Kind brown eyes Massive thighs Shapely lips Excessively-wide hips Right. Let’s start again… Flowing, glossy dark brown hair Lumpy, saggy bits everywhere A smile that radiates love and care Boobs a ridicul— Okay, enough, let’s not go there. Why can’t I write one nice verse, One line, one word about myself Without you butting in? <snigger> That depends on the word. How about ‘beautiful’? Surely it doesn’t only belong To the visually pleasing? What about the gorgeous-withins? But what you are inside Isn’t the subject of this portrait, And supporting your claim to beauty Would mean helping you to tell a… Porky pie <snigger> <Sigh> So what words am I allowed? Ugly. Stupid. Lazy. Greedy. Loser. Failure. Burden. Disgusting. Slobby. Pig. We can go on… Please don’t. These words you speak Like they’re so original, so clever, I’ve been hearing them forever. They have echoed in my ears For as long as I can remember. Whale Words flung at me, Explicit, implied, From mouths all around me And countless pair of eyes. Elephant Children, adults, in-betweens. Loved ones, strangers, in-betweens. Professionals with a duty of care. Suet Dumpling Okay. Fine. I give up. I will choke down the ‘beautiful’ That dared creep onto my tongue. I can pretend for a second, Try to use the artist’s licence, But they are always there— The voices, the critics— Poised to remind me That I Fatty Am not entitled to the B word, And that I Fatty Am in a battle I cannot win. Oh, but all is not lost. You could be beautiful, you know. I could? Oh yes. So very beautiful. If you were thin.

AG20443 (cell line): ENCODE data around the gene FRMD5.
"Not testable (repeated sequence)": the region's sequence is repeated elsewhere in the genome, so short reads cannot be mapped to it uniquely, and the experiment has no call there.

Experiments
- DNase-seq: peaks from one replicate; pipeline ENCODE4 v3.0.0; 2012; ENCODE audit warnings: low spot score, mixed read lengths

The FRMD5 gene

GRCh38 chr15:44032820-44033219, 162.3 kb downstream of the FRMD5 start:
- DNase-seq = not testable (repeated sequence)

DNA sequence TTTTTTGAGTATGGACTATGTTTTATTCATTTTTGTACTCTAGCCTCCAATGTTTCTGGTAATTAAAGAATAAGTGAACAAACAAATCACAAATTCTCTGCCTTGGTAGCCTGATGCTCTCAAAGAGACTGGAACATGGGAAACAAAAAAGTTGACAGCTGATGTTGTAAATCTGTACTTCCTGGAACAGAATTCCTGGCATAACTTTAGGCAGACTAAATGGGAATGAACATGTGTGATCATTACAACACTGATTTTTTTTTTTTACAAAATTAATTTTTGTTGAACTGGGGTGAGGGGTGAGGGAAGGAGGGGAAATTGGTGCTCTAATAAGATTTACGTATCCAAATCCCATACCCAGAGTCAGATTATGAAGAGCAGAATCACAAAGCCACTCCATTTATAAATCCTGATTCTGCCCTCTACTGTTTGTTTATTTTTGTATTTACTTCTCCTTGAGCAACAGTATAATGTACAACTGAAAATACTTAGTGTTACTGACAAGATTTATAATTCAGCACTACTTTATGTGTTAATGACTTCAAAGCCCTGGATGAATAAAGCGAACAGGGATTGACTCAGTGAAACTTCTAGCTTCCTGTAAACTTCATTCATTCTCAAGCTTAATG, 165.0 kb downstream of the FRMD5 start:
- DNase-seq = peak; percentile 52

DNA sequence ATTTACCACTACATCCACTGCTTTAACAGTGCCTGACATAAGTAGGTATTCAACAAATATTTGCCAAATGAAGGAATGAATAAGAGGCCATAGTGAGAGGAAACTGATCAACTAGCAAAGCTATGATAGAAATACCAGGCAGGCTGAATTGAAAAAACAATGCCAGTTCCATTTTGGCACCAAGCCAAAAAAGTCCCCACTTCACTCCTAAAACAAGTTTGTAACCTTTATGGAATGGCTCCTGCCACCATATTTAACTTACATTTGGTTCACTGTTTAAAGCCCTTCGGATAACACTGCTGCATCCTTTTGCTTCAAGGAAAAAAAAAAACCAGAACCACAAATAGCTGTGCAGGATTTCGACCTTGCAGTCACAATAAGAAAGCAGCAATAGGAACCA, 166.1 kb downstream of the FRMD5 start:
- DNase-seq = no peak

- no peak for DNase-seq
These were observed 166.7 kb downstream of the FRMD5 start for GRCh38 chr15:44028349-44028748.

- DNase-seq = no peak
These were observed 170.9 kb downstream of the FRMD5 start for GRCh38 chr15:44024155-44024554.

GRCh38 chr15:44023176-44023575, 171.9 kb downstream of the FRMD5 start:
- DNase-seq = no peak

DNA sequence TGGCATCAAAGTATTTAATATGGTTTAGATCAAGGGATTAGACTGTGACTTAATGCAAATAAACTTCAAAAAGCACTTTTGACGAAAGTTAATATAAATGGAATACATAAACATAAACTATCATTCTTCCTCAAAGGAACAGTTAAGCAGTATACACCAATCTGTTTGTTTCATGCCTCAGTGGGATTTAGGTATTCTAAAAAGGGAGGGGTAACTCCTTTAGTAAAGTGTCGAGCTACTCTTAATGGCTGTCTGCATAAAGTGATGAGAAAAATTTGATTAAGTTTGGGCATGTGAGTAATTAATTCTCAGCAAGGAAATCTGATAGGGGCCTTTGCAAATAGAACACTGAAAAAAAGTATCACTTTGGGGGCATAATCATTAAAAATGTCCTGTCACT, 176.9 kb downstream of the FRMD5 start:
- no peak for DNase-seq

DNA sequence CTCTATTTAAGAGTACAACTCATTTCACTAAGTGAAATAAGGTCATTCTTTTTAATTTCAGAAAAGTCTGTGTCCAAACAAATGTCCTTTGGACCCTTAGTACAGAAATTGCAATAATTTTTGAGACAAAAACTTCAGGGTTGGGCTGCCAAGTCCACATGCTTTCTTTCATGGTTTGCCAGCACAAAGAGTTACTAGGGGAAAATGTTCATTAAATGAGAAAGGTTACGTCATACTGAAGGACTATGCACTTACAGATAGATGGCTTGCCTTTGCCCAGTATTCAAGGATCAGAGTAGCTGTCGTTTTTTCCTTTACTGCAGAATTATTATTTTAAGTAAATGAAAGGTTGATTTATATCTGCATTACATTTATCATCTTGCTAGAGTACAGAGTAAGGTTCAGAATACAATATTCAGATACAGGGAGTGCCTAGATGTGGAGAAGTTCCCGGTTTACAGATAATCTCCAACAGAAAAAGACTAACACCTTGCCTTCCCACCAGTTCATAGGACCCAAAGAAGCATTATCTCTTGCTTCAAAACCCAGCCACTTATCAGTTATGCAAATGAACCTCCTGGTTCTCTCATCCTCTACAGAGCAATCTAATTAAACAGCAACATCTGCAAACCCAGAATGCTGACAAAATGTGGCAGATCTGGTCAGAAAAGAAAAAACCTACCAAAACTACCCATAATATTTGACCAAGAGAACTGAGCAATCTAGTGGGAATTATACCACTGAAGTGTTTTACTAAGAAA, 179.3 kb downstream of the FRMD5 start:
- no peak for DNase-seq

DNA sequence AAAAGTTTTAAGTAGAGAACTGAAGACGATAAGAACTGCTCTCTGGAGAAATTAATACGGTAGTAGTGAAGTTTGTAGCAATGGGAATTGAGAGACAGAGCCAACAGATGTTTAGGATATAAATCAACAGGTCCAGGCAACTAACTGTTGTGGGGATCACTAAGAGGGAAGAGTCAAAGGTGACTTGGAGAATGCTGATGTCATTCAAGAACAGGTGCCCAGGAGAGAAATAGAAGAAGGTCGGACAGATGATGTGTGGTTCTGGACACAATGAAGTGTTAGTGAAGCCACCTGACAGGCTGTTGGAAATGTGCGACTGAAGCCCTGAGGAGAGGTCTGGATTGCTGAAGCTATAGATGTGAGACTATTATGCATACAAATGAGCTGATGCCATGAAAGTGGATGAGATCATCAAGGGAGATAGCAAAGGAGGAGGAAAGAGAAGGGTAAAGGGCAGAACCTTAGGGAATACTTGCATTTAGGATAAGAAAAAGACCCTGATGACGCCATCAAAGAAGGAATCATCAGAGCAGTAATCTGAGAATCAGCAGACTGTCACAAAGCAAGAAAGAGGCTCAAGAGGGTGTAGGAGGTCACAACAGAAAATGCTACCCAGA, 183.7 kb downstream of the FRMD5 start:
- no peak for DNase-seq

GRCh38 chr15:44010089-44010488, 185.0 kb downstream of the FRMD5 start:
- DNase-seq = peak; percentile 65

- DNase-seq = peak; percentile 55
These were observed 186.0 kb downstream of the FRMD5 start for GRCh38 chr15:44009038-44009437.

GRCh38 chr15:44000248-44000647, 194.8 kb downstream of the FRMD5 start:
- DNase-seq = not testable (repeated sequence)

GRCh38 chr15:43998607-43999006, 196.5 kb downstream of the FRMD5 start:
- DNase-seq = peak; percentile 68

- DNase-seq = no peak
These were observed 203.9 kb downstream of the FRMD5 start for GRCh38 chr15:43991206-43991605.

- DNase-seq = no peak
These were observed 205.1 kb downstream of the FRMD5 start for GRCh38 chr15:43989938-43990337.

The story behind the poem
I have struggled with my weight my entire life, so it is a subject that often shows up in my writing. This poem began as an attempt at a positive self-portrait many years ago but as soon as I drafted it, the internalised fat-hating voice piped up and started telling me what a joke it was to write nice things about myself. Confidence undermined, I ended up hacking away at the poem until it was in complete tatters. Rather than abandoning the poem altogether, however, I decided instead to have a go at capturing just how the portrait came to be shattered. I’m not sure if I’ve done it as well as I would have liked to, but when the essence of this poem is a cry against the tyranny of perfection, it seems only right to share it as it is, imperfections and all.
2 thoughts on “Poem: Abandoned Self-Portrait no.156”
Aww Nazira! YOU ARE SO BEAUTIFUL! This poem is as heartbreaking as it is likeable. Well done for capturing that snide, sniggering voice that interrupts your thoughts. Try again! Good luck with your positive portrait. Positive self-talk works. Don’t let that voice in! Lots of love xxx
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Thanks Sidra! Lots of love back xx